The Gold Rush (1925). 95 minutes. Directed by Charlie Chaplin. Starring Charlie Chaplin (as the Little Tramp/Lone Prospector), Georgia Hale (as Georgia), Mack Swain (as Big Jim McKay), Tom Murray (as Black Larsen), Malcolm Waite (as Jack Cameron), and Henry Bergman (as Hank Curtis).
The Gold Rush is the silent film Charlie Chaplin hoped he would be remembered for. Set in the Yukon during the late nineteenth century, the movie features well-known Chaplin comedy routines such as the protagonist boiling and eating his own shoe, a tabletop dance with two bread rolls on the ends of forks, and a cabin that slides back and forth over the edge of a mountain cliff. But one of the movie’s most impressive accomplishments is the way that it develops Chaplin’s Little Tramp into a deeply moving, remarkably touching character, something that The Gold Rush was criticized for during its own time but that today makes it seem soulful.
The plot revolves around three … Read the rest
Remember the Night (1940). 91 minutes. Directed by Mitchell Leisen. Starring Barbara Stanwyck (as Lee Leander), Fred MacMurray (as John Sargent), Beulah Bondi (as Mrs. Sargent), Elizabeth Patterson (as Aunt Emma), Sterling Holloway ( as Willie Simms), Paul Guilfoyle (as district attorney), Charles Waldron (as New York judge), Fred Toones (as Rufus), Tom Kennedy (as Fat Mike), Georgia Cane (as Lee’s mother). Screenplay by Preston Sturges.
Remember the Night is a Preston Sturges comedy starring Barbara Stanwyck as a thief and Fred MacMurray as a New York prosecutor who spend Christmas together in Wabash, Indiana. Although not as well known as other Sturges films such as The Lady Eve, Sullivan’s Travels, and The Palm Beach Story, Remember the Night is nevertheless a surprisingly enjoyable holiday film weirdly mixed together with elements of a trial drama. In addition, and probably the reason that I recommend it the most, the movie also functions as a love story to the … Read the rest
The Adventures of Prince Achmed (1926). 65 minutes. Written and directed by Lotte Reiniger. Cinematography by Carl Koch. Based on The Arabian Nights.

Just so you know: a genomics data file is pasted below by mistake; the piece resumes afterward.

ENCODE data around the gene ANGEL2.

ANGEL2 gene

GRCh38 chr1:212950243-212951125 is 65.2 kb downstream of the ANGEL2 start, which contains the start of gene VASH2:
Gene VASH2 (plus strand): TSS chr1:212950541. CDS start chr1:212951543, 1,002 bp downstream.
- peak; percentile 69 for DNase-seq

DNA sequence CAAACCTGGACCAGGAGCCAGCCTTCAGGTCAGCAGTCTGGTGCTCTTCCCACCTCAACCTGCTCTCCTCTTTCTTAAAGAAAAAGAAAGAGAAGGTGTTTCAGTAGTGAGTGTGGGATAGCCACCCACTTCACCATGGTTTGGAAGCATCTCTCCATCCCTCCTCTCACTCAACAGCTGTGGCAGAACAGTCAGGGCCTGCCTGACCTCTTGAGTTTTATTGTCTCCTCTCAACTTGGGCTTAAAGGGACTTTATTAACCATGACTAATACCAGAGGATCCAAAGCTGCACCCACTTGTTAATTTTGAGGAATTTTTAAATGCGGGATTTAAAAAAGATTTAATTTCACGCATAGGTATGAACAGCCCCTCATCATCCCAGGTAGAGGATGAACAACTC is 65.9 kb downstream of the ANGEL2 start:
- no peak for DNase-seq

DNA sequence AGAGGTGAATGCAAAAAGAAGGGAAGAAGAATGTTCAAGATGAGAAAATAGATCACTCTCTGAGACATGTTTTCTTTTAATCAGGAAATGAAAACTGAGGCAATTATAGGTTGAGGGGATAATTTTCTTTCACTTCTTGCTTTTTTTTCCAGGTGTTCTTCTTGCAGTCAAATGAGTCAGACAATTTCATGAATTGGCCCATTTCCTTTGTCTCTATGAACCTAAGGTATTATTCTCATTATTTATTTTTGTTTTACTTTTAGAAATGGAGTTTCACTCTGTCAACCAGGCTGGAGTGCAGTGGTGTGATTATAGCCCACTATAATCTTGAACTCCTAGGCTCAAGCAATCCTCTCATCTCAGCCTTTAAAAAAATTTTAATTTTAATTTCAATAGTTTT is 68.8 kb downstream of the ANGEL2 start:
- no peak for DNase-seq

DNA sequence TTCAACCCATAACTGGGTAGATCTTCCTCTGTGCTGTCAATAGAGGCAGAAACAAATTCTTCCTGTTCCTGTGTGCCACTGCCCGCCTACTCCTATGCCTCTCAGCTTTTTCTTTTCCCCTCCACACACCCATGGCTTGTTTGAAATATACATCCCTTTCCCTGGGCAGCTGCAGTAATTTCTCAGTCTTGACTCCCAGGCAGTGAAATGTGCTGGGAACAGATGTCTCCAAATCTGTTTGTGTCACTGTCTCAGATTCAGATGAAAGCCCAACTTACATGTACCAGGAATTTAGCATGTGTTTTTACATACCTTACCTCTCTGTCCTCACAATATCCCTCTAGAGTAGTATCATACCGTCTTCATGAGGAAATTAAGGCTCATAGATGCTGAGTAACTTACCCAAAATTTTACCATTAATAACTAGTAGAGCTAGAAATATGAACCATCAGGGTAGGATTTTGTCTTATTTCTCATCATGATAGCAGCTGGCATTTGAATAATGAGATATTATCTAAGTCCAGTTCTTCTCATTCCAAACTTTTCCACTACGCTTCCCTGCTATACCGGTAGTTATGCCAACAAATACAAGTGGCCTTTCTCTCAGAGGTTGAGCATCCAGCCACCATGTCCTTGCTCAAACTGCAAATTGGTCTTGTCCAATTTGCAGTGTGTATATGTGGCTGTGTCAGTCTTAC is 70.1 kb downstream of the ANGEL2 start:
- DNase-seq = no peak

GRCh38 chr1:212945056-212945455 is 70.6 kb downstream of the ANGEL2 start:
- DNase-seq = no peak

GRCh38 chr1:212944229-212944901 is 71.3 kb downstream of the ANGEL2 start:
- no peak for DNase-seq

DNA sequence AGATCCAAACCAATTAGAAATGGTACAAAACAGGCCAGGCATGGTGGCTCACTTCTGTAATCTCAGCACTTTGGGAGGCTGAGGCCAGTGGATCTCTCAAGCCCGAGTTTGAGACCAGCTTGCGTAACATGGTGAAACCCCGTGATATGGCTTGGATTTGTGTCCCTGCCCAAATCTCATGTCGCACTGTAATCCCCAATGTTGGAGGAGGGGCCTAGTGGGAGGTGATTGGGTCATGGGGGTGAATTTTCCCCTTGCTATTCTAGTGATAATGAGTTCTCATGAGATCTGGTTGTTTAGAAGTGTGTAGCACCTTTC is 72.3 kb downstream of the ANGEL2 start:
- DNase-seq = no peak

Lotte Reiniger’s The Adventures of Prince Achmed is the earliest surviving feature-length animated film. Based on The Arabian Nights and brought to life with silhouettes, its story is both refined and complex. Prince Achmed’s noble characters travel around the world, undertake fantastic quests, and perform heroic deeds in plotlines that interconnect and move fluidly across geography and time. Its art direction is also sublime. Although Reiniger’s use of silhouettes was not to become the norm in mainstream European and American animated films, her exquisite work hints at the possibilities inherent in animation before cel art became prominent. The movie is a shining example of the beauty, sophistication, and inventiveness typical of the late silent period.
When the story begins, a nameless African magician visits the court of the Caliph and presents him with a magic horse … Read the rest
The Curse of the Cat People (1944). 70 minutes. Directed by Robert Wise and Gunther von Fritsch. Starring Simone Simon (as Irena Reed), Kent Smith (as Oliver Reed), Jane Randolph (as Alice Reed), Ann Carter (as Amy Reed), Eve March (as Miss Callahan), Julia Dean (as Mrs. Julia Farren), Elizabeth Russell (as Barbara Farren), and Sir Lancelot (as Edward). Produced by Val Lewton.
You may see this movie because you have seen Cat People (1942), a wonderful horror movie about a woman who believes that she is descended from a race of humans who can transform into felines. But The Curse of the Cat People is not a horror film like its predecessor, even though it was given a horror-movie title, and it does not really have much to do with the metamorphosing characters of Cat People either. It chiefly focuses on a lonely young girl named Amy who may or may not be able to see the deceased … Read the rest
Un Chien Andalou (1929). 21 minutes. Directed by Luis Buñuel. Starring Simone Mareuil (as young girl), Pierre Batcheft (as young man and second young man), Luis Buñuel (as man in prologue), Salvador Dalí (as seminarian and man on beach), Robert Hommet (as third young man), Fano Messan (as androgynous young woman), and Jaime Miraveilles (as seminarian). Written by Luis Buñuel and Salvador Dalí.
Un Chien Andalou is a silent short written by Luis Buñuel and Salvador Dalí that has developed a reputation among cineastes as required viewing. This surealist experiment, called “the most famous short film ever made” by Roger Ebert, was intended to shock audiences; Buñuel famously later said that he kept stones in his pocket at the premiere in case he needed to defend himself against enraged viewers. I would hesitate to say that it horrified the public, but it was a sensation and unnerved many of those who saw it. When viewing it recently, I had … Read the rest